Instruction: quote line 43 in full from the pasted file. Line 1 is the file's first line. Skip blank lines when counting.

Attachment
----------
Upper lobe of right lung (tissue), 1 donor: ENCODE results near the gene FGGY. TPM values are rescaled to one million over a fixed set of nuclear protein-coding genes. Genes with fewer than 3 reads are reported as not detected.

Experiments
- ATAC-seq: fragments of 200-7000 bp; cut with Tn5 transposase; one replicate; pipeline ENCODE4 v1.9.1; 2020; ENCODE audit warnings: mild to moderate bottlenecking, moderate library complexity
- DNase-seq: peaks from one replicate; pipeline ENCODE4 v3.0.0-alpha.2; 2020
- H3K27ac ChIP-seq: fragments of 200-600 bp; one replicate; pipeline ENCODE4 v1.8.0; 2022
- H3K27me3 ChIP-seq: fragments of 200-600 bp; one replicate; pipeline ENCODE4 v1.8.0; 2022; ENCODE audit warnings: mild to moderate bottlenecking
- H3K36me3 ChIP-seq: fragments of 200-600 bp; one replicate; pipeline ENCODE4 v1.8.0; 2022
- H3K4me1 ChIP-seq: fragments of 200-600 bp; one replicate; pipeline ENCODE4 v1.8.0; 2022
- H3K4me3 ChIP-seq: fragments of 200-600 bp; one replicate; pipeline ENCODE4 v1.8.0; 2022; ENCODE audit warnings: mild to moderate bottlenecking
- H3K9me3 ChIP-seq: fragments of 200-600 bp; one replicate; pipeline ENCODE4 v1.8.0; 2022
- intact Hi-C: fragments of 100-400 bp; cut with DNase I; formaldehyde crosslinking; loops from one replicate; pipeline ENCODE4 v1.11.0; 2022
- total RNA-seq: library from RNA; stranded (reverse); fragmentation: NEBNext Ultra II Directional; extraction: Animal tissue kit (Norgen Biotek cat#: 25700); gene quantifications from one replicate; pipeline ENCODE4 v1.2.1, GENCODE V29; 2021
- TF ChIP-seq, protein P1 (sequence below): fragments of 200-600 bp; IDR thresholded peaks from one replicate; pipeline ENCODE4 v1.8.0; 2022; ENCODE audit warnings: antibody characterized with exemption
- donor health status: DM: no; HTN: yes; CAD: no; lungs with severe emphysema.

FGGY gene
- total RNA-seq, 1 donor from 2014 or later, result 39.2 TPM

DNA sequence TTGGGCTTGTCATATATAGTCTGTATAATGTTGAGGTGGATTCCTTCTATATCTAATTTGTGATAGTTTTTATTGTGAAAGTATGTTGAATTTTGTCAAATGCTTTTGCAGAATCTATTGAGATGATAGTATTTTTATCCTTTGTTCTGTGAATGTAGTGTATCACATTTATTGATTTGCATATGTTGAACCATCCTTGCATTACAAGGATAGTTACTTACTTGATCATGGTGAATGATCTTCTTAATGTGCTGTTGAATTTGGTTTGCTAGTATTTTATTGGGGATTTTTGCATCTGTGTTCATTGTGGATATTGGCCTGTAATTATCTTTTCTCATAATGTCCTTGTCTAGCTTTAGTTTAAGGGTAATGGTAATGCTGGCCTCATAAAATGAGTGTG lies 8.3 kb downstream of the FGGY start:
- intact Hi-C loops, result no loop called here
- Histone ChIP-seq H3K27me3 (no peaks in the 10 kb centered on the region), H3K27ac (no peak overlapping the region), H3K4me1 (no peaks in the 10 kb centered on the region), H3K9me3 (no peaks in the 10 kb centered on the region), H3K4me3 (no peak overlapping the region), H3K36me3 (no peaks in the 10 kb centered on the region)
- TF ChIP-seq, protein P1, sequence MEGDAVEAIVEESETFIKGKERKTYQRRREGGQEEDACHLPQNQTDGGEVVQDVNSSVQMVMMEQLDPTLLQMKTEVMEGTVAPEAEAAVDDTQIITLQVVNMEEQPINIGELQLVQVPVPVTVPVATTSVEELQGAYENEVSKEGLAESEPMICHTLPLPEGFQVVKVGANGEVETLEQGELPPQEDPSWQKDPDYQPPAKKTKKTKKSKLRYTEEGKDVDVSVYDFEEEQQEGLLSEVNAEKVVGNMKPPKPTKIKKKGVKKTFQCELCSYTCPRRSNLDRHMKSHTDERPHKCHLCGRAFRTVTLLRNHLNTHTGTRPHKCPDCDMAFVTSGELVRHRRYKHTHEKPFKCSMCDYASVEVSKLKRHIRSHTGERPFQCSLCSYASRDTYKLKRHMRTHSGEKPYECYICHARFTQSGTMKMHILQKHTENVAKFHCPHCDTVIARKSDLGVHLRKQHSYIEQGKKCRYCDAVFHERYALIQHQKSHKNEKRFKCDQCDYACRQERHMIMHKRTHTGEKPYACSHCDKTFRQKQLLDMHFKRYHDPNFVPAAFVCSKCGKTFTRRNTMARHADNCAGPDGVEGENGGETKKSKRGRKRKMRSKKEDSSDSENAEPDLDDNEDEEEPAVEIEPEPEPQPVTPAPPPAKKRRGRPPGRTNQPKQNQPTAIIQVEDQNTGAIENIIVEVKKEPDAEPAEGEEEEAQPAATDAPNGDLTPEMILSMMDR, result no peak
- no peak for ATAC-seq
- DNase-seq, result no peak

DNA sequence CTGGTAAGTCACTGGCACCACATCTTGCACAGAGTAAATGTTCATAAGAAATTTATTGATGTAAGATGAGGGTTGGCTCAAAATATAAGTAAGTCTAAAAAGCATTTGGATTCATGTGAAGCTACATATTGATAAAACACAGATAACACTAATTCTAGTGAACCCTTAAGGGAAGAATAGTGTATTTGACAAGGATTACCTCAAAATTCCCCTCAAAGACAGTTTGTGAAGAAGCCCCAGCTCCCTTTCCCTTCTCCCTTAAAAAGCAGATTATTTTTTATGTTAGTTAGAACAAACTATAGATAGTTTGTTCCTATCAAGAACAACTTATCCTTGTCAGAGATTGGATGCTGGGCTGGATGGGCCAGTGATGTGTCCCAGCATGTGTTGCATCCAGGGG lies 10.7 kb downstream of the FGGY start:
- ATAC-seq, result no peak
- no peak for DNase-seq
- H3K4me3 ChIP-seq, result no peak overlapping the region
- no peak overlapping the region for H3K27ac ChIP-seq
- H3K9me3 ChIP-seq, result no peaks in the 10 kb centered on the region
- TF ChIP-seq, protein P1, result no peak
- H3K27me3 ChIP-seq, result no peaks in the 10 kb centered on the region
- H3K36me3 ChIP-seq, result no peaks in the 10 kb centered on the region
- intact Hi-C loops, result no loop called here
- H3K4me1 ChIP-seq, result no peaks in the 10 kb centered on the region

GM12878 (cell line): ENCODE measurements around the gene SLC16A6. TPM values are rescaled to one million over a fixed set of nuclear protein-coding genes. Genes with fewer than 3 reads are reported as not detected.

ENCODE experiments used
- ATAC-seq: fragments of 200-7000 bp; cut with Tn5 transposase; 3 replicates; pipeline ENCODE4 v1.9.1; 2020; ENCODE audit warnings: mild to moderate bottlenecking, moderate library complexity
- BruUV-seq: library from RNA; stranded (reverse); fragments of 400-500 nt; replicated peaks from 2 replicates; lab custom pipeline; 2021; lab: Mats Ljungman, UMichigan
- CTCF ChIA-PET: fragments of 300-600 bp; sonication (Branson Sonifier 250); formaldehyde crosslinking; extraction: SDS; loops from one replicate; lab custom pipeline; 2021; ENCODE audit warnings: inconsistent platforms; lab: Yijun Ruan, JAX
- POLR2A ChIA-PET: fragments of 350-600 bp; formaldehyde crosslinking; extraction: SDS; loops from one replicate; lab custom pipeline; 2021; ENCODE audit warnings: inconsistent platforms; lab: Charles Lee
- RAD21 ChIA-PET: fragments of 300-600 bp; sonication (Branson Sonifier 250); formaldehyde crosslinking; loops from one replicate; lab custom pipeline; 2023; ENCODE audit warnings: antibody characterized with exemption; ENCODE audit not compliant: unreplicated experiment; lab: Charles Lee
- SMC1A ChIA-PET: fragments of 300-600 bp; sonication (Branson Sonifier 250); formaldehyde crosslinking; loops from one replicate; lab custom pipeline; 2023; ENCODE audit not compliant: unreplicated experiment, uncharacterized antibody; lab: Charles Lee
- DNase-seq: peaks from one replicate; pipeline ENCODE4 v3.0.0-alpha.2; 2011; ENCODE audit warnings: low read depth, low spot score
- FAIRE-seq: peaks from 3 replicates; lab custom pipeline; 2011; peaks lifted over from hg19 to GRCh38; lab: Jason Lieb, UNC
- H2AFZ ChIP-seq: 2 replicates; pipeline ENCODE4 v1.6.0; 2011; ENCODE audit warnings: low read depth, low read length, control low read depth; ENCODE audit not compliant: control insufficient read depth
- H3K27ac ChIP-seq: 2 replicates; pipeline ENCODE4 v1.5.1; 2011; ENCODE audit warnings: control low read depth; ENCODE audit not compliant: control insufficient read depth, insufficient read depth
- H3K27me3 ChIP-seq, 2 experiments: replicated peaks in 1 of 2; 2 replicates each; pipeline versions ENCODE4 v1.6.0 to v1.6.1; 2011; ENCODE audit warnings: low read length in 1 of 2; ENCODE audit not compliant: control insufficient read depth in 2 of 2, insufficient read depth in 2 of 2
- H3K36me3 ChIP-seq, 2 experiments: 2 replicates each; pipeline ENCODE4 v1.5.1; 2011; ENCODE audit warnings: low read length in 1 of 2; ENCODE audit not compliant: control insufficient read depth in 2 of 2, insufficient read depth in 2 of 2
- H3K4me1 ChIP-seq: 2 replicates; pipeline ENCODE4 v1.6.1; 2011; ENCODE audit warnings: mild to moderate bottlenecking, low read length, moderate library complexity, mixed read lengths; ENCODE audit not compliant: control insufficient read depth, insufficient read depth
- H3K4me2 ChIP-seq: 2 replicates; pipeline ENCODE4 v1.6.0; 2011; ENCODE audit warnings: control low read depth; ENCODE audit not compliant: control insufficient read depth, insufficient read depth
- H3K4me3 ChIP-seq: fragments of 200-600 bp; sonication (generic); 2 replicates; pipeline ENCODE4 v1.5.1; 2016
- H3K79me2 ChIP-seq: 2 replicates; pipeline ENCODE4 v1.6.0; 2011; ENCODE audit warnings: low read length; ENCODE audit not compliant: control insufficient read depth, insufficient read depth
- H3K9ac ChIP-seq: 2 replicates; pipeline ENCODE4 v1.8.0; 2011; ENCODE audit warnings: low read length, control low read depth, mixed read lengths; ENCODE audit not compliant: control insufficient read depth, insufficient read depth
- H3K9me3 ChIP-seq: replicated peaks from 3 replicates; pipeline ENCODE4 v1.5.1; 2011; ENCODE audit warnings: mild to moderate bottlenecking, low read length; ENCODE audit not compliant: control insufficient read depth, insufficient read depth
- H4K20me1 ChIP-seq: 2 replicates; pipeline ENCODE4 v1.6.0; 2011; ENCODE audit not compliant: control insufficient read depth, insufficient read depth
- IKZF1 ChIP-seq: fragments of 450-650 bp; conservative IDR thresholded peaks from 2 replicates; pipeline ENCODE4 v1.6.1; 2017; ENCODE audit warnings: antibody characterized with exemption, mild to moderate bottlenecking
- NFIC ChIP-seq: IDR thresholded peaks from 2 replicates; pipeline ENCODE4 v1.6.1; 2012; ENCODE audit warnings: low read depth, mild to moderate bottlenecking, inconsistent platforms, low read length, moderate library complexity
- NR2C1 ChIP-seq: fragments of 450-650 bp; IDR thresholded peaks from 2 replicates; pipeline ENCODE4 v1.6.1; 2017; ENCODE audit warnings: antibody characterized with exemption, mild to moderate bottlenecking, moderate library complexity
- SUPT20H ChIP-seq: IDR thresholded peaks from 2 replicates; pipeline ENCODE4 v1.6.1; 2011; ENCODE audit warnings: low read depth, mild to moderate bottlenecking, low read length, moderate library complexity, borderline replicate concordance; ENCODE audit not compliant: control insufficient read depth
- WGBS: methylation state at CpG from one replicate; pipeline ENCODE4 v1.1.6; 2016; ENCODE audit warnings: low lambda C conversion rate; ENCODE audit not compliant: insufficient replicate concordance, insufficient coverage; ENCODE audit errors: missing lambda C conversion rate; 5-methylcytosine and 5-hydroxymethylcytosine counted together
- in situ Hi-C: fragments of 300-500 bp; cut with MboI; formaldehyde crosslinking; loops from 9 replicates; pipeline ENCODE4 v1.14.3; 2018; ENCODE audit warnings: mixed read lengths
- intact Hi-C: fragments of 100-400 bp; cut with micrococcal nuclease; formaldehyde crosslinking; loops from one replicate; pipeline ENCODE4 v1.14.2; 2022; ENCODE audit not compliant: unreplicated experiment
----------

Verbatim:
- FAIRE-seq: peaks from 3 replicates; lab custom pipeline; 2011; peaks lifted over from hg19 to GRCh38; lab: Jason Lieb, UNC